The Big Move: International Students Share Their Experience Moving to Bulgaria Pt. 1
Every year, many international students make the big move to Bulgaria.
We reached out to several AUBGers to hear more about their transition to Bulgaria and whether they’ve initially experienced a culture shock. Bulgaria offers 14 centuries of rich history and traditions, which is one of the reasons why international students decide to come to AUBG.
The Big Move series features representatives from 30 countries, who uncover some of the most interesting discoveries they made about Bulgaria. The interviews were conducted to explore cultural differences and aim to provide a country-specific insight into life in Bulgaria, Blagoevgrad, and AUBG.
This is the first part of The Big Move series. Check out the second part here. Stay tuned for our future articles featuring many more countries and their different perspectives.
How is Bulgaria different from your country? What was your first impression like? Did you experience any culture shock?
Bulgaria has offered me a very unique experience. My family is Indian and I was born in India, but I lived in the U.S., UK, and Australia throughout my life. I’d only been living in India for a year before I started at AUBG. Having spent my entire life traveling, and with such a mixed exposure to different cultures, I thought I was perfectly prepared to study in Bulgaria. But my first impression ended up just being a surprise of how different Bulgaria was from any other place I’d lived in. I was not very familiar in general with Eastern European culture so some aspects of that took me as a shock, such as the more distanced way people interact with each other versus the close and more warm way of interacting in the US or anywhere else I’ve lived. But just through observing and taking the time to understand, little hardships like this can easily be overcome, especially with the aid of your fellow peers and friends at AUBG.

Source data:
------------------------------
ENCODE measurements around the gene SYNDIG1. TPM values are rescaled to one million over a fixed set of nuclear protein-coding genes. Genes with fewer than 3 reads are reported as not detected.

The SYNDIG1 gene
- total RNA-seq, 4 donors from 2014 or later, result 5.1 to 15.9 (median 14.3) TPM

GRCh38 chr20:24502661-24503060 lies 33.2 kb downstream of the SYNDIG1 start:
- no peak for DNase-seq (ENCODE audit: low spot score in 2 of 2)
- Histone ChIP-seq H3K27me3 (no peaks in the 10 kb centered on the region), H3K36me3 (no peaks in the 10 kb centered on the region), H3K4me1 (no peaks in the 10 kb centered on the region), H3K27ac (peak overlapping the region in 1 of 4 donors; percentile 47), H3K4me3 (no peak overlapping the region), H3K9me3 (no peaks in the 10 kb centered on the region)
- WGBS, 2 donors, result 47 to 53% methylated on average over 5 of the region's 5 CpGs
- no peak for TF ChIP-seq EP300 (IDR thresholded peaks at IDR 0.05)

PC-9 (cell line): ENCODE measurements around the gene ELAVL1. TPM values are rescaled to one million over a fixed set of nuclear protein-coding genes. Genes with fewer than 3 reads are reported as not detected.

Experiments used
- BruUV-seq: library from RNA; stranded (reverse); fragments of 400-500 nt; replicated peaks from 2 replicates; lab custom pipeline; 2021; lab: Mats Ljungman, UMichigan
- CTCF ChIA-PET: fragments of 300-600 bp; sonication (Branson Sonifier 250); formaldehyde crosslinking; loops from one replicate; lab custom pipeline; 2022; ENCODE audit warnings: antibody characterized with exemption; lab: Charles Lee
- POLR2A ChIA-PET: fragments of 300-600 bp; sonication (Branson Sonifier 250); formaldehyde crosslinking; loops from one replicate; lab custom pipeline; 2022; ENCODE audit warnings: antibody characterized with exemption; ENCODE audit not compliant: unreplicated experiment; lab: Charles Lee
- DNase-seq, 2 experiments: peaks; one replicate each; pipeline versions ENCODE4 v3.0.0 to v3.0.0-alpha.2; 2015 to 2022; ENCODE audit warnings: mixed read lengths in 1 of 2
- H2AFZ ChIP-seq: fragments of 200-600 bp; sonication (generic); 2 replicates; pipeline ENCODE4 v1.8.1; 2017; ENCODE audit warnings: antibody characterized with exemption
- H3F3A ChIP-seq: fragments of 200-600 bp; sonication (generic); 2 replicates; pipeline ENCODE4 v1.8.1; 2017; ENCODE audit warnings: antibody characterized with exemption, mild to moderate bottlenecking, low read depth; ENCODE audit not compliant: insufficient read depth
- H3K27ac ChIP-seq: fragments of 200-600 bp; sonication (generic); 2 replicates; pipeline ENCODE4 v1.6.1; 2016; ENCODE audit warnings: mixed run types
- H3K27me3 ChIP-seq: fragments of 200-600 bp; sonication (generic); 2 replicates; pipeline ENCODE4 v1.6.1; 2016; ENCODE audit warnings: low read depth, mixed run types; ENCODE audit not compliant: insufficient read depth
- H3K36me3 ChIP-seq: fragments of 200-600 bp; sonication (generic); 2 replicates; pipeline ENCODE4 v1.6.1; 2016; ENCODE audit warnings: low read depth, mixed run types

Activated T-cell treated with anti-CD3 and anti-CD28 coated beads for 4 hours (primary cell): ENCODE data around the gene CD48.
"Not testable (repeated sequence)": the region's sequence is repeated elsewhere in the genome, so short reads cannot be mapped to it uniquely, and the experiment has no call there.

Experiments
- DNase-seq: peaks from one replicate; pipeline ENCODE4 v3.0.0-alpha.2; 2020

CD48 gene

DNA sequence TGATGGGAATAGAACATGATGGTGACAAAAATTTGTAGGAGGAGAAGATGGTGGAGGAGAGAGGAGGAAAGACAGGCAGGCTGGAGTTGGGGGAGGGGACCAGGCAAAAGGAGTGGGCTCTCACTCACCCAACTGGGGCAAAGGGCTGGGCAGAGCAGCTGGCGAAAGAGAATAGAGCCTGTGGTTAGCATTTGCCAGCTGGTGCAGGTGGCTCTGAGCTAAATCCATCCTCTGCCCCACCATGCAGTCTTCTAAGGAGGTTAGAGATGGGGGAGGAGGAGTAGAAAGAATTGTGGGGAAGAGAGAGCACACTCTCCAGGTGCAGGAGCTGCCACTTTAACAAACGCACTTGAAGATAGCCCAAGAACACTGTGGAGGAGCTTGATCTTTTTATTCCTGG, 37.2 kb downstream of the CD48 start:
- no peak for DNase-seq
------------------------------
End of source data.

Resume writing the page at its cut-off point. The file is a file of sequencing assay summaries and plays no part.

I come from a town in North Macedonia, which is a short drive away from Blagoevgrad. Living in Bulgaria has been very similar to living at home. It was easy to adapt to living in Blagoevgrad, and my biggest transition was moving from a small town, where I had to commute to the city, to Blagoevgrad where everything is within walking distance. Students coming to Bulgaria for the first time can expect to fall in love with the scenic landscapes and the rich culture this country has to offer.
After living in China for several years with all the skyscrapers and flashing lights, what I noticed first was how simplistic and natural Bulgaria is. Of course, China is known for its huge population, but I’ve found the density of people here in Bulgaria relatively lower than anywhere I’ve been. There’s definitely a laid-back charm that everyone takes part in, especially here in the small town of Blagoevgrad. People may seem serious but they’re kind and friendly, from what I’ve experienced. Seemingly, there are beautiful snow-capped mountains and tree-filled hills in the surrounding distance everywhere I look, which is very refreshing. The only culture shock I felt was likely the different styles of saying yes and no – nodding means no and shaking your head means yes. Plus, the coffee cups are much smaller than what I’m used to.